Tennis Grips

The Continental Grip (Hammer Grip)

The Continental Grip, also called the Hammer grip, is obtained when placing the hand such that the base knuckle of the index finger is right on the 1st bevel. It is naturally obtained when holding the racket as if it were a hammer. Hence the second name "Hammer Grip". The Continental grip does not allow for much topspin on groundstrokes. Since modern tennis, especially clay court tennis, has shown an evolution towards topspin, the Continental grip has gone out of fashion with professional players for hitting groundstrokes. It is still the preferred grip for serves and volleys. The rest of the grips strike a balance between high spin capacity on one hand, and variety and control on the other hand.

The Semi-western forehand grip

Moving your knuckle one more bevel clockwise (counterclockwise for lefties) from the Eastern forehand grip puts you in a semi-Western grip. This has become a prevalent grip for power baseliners on the pro tours, and many teaching pros encourage their students to use it.The semi-Western allows a player to apply more topspin to the ball than the Eastern forehand grip, giving the shot greater safety and control, especially on lobs and short angles. Still, you can drive through the ball with this grip to hit a flat drive for a winner or passing shot. It also affords a player the option of taking a bigger swing at the ball since the topspin will help keep it in the court. With a strike zone higher and farther out in front of the body than the Eastern forehand, it’s good for controlling and being aggressive with high shots.

The Eastern Forehand Grip

The Eastern Forehand Grip is obtained when placing the hand such that the base knuckle of the index finger is right on the 3rd bevel. It is naturally obtained when picking up a racquet lying on the ground, or "shaking hands" with a perpendicularly held racquet. The Eastern Forehand grip allows for more topspin on the forehand while keeping control, because the shift along the handle is only 45 degrees (from the multi-purpose Continental grip).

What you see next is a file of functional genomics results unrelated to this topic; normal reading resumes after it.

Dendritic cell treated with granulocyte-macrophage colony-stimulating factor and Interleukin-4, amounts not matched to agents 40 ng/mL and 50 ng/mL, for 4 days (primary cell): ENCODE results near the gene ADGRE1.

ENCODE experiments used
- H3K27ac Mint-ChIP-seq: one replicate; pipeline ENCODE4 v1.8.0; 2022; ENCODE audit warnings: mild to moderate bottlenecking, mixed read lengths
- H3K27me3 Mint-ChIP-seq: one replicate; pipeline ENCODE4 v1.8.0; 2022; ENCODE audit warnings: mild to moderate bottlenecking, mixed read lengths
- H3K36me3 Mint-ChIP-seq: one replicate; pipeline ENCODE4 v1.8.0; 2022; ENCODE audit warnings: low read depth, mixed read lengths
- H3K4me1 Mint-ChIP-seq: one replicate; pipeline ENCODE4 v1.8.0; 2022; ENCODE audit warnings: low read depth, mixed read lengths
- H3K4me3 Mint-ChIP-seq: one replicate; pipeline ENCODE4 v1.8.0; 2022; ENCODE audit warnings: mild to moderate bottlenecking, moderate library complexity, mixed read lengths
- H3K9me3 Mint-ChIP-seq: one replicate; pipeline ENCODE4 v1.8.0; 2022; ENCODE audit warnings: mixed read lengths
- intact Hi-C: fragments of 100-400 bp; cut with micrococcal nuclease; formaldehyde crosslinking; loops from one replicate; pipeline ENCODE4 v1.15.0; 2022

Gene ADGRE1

The Eastern Backhand Grip 

The Eastern Backhand Grip, is obtained when placing the hand such that the base knuckle of the index finger is right on the 1st bevel. This is essentially the same as the Western [forehand] grip and allows for significant spin and control.

The Double-Handed Backhand Grip

The basic Two-Handed Backhand Grip, is obtained by holding the racquet in a regular Continental grip with your dominant hand, then placing the opposite hand above holding it in a left-handed Semi-Western Forehand grip. Remember not to 'choke' the neck of the racquet with the non dominant hand and have both hands on the grip. The picture to the right shows an example of a right handed double-handed backhand. Holding the racquet using 2 hands for the backhand is very common, but, there are many variations in the precise positioning of the 2 hands.


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